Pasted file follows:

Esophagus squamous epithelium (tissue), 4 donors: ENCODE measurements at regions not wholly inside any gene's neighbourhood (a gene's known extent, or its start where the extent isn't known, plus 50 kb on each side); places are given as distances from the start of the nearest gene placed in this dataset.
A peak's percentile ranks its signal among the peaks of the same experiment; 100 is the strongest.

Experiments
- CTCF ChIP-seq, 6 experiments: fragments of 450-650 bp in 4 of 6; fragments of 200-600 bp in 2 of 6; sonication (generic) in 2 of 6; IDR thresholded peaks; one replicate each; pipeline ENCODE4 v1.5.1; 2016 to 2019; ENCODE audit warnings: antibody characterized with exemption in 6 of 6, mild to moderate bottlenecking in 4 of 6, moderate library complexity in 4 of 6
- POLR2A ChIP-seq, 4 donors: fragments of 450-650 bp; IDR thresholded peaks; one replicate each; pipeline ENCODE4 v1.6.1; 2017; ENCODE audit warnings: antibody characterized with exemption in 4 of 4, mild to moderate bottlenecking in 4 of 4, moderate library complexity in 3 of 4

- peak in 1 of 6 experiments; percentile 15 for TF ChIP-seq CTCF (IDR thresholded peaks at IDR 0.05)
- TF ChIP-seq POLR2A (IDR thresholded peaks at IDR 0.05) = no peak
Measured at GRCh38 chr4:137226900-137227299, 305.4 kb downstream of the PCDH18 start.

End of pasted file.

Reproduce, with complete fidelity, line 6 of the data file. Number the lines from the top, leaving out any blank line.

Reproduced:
- peak in 1 of 6 experiments; percentile 15 for TF ChIP-seq CTCF (IDR thresholded peaks at IDR 0.05)